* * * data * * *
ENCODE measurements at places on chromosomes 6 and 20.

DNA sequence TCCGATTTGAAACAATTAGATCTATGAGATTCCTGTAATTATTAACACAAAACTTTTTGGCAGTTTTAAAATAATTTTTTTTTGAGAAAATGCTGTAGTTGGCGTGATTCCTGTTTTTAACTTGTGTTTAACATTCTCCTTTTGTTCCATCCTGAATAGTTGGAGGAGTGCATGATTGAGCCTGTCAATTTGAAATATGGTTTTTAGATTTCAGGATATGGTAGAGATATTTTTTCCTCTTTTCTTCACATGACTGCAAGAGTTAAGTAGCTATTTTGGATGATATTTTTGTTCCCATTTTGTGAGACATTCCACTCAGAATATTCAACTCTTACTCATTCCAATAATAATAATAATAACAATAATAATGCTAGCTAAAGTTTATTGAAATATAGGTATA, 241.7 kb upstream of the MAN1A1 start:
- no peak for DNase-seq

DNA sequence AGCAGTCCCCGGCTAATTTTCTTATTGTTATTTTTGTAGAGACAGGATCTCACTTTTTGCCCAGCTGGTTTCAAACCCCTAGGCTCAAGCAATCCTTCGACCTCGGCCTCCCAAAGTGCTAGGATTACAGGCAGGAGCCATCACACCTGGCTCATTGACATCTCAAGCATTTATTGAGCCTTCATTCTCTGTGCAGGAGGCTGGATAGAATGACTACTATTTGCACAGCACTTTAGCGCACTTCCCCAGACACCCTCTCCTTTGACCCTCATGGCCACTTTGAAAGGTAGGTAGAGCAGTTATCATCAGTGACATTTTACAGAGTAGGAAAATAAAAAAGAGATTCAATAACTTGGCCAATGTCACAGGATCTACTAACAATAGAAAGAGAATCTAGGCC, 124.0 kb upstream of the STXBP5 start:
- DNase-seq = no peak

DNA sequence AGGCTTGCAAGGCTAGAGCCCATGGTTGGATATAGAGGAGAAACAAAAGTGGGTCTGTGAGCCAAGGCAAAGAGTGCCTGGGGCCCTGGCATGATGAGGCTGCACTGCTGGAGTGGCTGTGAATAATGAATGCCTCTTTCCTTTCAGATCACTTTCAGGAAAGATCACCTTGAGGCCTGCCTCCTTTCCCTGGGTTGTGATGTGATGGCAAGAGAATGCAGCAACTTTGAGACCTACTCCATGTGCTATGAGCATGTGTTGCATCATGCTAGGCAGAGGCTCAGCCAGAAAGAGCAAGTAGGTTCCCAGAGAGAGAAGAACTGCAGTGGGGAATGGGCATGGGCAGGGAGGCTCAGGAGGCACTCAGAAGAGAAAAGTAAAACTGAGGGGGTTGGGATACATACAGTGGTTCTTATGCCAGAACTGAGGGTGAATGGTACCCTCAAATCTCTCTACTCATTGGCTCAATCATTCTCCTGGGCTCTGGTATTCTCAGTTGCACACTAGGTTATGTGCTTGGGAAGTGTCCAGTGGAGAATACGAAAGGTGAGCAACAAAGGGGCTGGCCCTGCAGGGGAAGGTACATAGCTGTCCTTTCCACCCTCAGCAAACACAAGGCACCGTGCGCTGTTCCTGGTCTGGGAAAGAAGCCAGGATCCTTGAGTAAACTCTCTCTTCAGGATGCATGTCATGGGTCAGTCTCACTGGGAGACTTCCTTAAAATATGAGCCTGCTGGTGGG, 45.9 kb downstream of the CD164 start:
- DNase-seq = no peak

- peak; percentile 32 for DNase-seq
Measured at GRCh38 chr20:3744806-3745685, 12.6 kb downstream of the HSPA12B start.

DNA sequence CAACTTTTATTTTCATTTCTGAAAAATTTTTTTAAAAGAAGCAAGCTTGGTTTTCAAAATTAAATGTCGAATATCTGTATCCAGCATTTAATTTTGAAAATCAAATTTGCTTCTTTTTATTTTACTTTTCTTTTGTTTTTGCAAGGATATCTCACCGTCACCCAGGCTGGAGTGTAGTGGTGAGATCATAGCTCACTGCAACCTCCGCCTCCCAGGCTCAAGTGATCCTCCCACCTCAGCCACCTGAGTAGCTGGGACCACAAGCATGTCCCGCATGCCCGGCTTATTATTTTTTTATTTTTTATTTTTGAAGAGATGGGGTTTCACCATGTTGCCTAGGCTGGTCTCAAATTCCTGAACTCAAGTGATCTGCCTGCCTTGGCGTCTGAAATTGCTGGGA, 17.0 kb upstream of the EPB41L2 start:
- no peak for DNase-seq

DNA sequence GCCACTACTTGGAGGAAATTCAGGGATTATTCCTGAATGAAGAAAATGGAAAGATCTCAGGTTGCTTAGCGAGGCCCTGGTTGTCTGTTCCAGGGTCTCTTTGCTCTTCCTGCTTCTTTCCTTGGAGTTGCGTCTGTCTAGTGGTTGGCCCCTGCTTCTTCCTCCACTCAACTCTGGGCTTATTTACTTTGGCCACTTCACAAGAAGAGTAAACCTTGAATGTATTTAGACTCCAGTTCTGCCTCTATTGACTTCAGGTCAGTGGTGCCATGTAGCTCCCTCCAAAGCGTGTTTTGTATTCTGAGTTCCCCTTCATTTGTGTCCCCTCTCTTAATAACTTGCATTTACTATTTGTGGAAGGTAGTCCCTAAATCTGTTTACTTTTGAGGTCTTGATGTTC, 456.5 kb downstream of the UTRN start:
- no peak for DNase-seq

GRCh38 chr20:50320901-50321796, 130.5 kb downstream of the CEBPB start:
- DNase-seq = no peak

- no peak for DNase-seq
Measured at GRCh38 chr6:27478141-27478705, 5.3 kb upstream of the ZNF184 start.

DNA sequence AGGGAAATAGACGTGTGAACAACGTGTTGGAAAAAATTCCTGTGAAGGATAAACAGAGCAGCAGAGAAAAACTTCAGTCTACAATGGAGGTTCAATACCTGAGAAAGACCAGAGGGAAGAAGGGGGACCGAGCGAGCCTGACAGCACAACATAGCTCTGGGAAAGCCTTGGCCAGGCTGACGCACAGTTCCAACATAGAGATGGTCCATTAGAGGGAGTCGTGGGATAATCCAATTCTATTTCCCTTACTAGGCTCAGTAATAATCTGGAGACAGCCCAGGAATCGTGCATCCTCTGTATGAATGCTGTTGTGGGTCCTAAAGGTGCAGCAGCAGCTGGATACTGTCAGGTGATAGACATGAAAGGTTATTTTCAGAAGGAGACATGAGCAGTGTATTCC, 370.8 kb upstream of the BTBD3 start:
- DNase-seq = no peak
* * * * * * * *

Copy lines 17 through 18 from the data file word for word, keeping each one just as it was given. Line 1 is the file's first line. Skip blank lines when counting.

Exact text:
Measured at GRCh38 chr6:27478141-27478705, 5.3 kb upstream of the ZNF184 start.

DNA sequence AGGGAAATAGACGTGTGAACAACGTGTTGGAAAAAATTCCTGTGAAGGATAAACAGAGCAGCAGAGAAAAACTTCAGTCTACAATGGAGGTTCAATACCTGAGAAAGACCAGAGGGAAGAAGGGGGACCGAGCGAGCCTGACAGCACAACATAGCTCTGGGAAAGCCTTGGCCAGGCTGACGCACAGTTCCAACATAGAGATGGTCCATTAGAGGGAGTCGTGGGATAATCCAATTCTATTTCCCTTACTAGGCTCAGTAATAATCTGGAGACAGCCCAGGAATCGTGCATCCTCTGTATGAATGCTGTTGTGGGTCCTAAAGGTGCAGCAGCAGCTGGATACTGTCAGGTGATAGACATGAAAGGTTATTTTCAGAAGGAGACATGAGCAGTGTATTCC, 370.8 kb upstream of the BTBD3 start: